School leadership programmes are an 'act of faith'

27th January 2012 at 00:00
Expert calls for a national review of preparation for headship

Leadership training in Scotland is piecemeal and too often fails to give aspiring headteachers the right support to make the step up, according to the director of the country's main routes to headship.

Deirdre Torrance, programme director for the Scottish Qualification for Headship Unit at the University of Edinburgh, is calling for a national review of leadership preparation.

She argues there is scant research evidence to support certain approaches and that coaching programmes, which have gained popularity "at a remarkable pace", lack intellectual rigour.

School leadership, along with teacher quality, was identified in the Donaldson and McCormac reviews last year as one of the most crucial areas for the Scottish education system to address in the coming years.

But headteacher representatives and other leadership experts this week echoed Ms Torrance's concerns about the state of leadership training in Scotland.

"Across Scotland . we have the skill and capacity to identify and support aspiring heads. To date, we have not used that capacity to best effect," writes Ms Torrance in Policy and Practice in Education, in a recent edition focusing on coaching and mentoring.

The use of "coaching and mentoring" in teacher CPD is in itself a concern to Ms Torrance; she pinpoints a "lack of consensus as to the distinctiveness of coaching as compared with mentoring, or as to an agreed definition for coaching".

There are "dangers inherent when personal development is emphasised at the expense of intellectual development", she writes - a view also expressed in another chapter of the same journal by its co-editor, Christine Forde of the University of Glasgow.

"The place of scholarly activity to inform reflection on current and future practice cannot be overplayed," Ms Torrance says. "Without it, there is a danger of not moving beyond a cosy, comfortable and familiar frame of reference."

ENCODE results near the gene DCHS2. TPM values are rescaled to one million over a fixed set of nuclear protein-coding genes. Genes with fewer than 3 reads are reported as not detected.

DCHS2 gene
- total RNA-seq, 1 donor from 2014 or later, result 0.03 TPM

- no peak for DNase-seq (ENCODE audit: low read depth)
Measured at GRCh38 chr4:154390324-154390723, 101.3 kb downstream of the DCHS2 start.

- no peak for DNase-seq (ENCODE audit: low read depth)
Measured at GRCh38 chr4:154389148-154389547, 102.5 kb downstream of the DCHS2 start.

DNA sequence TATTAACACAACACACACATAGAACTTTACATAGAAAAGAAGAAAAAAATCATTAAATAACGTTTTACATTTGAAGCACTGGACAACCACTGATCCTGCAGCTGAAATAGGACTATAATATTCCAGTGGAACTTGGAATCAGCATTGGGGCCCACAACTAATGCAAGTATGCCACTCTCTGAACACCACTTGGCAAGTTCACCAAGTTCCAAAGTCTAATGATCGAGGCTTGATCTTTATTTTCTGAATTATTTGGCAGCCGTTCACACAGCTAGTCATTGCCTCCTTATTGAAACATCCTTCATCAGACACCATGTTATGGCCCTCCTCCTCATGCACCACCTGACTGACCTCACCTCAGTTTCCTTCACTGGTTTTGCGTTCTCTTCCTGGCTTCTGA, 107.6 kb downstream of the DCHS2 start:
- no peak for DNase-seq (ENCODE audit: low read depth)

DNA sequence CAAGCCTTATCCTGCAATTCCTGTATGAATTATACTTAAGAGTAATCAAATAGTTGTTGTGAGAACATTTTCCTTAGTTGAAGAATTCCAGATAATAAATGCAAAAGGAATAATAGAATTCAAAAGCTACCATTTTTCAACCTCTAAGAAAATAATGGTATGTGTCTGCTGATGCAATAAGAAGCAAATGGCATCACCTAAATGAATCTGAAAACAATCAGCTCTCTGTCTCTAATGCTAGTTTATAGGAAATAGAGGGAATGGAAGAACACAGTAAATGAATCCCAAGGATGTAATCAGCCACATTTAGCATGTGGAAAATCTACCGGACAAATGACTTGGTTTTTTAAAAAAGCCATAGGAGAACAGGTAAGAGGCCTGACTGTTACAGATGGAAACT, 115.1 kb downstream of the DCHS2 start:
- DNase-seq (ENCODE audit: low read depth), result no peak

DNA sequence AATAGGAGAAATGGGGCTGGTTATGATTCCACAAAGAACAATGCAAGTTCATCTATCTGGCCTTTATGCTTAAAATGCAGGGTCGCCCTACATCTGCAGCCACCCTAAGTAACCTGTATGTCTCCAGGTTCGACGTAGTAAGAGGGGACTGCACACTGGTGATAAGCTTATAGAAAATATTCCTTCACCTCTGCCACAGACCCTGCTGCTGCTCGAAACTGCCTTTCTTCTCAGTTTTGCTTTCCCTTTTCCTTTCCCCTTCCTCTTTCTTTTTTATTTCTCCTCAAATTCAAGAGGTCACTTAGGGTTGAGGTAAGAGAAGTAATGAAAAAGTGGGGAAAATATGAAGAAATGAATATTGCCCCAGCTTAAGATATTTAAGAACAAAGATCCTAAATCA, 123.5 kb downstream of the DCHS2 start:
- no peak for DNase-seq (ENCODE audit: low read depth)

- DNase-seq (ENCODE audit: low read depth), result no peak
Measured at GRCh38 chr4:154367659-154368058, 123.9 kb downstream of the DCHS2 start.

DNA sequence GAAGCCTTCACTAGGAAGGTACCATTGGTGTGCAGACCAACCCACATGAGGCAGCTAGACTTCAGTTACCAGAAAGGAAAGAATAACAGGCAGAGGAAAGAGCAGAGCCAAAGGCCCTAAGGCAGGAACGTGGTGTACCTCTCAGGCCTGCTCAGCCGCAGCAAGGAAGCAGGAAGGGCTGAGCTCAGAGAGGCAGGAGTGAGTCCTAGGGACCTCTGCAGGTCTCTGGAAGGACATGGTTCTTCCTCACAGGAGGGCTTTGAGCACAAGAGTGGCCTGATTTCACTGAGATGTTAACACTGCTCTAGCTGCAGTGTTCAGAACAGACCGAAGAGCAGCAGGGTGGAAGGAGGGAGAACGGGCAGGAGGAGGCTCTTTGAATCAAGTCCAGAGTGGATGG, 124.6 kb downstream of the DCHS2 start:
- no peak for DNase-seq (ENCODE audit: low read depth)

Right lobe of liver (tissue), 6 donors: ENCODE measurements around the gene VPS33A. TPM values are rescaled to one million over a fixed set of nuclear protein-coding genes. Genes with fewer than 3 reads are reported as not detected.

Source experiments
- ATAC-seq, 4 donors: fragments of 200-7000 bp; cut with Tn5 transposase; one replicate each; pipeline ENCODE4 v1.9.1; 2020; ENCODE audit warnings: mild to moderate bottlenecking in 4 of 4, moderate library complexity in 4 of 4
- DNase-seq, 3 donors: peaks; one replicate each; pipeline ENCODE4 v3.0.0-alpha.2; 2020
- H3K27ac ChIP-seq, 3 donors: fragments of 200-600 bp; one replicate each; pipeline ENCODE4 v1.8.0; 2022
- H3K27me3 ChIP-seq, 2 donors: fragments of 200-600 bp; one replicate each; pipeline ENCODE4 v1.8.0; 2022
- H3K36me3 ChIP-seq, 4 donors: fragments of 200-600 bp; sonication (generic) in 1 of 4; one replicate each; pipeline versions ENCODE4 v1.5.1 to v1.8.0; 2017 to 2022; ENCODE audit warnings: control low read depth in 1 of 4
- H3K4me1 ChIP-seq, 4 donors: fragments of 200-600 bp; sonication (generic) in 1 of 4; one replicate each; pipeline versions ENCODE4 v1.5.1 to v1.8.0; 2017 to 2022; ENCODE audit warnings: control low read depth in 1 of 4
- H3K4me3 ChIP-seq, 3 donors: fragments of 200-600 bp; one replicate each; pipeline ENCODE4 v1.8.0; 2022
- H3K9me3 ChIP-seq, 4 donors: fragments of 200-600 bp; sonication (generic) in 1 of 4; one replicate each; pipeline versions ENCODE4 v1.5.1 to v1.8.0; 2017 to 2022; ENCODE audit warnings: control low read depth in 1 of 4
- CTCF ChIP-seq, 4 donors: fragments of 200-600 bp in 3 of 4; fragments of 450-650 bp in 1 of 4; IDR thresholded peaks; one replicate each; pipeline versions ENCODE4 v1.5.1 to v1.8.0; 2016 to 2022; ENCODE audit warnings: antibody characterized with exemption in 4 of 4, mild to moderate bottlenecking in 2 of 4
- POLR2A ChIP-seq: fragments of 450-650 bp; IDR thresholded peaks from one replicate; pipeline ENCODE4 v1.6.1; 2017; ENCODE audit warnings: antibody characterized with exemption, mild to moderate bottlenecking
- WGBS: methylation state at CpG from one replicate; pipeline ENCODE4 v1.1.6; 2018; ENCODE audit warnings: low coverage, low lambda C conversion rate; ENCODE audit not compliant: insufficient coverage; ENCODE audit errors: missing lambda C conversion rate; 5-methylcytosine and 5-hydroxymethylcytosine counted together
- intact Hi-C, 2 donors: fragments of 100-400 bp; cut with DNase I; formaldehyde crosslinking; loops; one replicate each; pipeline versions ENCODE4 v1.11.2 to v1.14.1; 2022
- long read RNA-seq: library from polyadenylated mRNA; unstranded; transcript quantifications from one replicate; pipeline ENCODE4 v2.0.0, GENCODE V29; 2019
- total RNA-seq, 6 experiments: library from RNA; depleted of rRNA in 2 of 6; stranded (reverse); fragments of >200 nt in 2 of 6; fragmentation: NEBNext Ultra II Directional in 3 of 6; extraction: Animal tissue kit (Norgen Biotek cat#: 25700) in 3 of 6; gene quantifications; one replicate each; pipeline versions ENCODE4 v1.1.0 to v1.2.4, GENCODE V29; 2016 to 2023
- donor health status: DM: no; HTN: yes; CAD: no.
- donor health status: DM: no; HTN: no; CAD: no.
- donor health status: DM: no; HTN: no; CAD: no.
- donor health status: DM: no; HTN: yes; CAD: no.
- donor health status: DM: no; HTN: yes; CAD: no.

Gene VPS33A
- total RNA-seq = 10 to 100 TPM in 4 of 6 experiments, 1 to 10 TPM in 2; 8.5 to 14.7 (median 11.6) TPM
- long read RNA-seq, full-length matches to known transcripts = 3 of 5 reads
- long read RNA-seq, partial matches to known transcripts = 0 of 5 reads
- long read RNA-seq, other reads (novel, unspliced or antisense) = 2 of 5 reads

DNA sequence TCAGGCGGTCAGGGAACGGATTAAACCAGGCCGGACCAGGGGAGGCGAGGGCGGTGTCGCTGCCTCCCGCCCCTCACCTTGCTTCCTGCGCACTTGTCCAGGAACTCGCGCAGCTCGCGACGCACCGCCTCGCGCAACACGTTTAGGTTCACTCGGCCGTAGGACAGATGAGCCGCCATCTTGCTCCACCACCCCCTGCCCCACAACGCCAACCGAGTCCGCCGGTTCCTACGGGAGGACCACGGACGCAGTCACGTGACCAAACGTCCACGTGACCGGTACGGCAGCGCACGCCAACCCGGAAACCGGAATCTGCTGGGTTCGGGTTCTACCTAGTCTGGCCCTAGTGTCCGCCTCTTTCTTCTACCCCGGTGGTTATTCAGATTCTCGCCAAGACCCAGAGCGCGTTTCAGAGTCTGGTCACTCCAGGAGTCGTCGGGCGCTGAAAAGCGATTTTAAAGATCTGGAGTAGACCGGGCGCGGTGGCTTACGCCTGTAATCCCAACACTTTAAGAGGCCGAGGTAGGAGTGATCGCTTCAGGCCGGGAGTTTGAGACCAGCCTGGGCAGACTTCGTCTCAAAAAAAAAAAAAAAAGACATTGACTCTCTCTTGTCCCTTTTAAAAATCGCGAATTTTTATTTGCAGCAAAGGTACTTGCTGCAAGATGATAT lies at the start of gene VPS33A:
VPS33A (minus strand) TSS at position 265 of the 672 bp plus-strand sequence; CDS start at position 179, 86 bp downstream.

Programmes preparing teachers for headships are still an "act of faith", she writes. CPD for school leaders lacks cohesion, while there is "scant research" into coaching approaches.

She wants aspiring leaders to get experience of more than one programme before deciding which to choose, guided by a "national framework" encompassing a range of approaches.

Alex Wood, a former secondary headteacher who works at the Scottish Centre for Studies in School Administration, agreed "overwhelmingly" with the points made by Ms Torrance.

Leadership training was too "ad hoc", although he cautioned against going too far in the other direction so that training became overly- prescribed.

Ken Cunningham, general secretary of School Leaders Scotland, said that without a better national overview, there was a danger of leadership training being replicated around the country.

Aspiring leaders should get short-term experience in national bodies, such as the inspectorate, he added. Such opportunities were available, but it was "a bit haphazard".

The Scottish government was trying to address issues highlighted by Ms Torrance, he added.

`Policy and Practice in Education - Coaching and Mentoring' edited by Christine Forde, University of Glasgow, and Jim O'Brien, University of Edinburgh

A flavour of leadership training

National CPD team: now part of Education Scotland, it manages the Flexible Route to Headship, which emphasises coaching and mentoring, on behalf of the Scottish government.

Various universities: Edinburgh, Strathclyde, Stirling, Glasgow and Aberdeen provide routes to the Scottish Qualification for Headship, perceived as a more academic approach.

Scottish Centre for Studies in School Administration: has run leadership programmes for education professionals for more than 30 years.

School Leaders Scotland: offers a leadership programme that runs throughout the year, including tailor-made events for authorities and individuals.

Columba 1400: social enterprise and charity that works with people who can influence young people's lives.

Scottish Borders Council: its one-year Future Leaders Development Programme emphasises coaching.

South Ayrshire Council: its Leadership Development Programme aims to get teachers into promoted posts within three years of completion.

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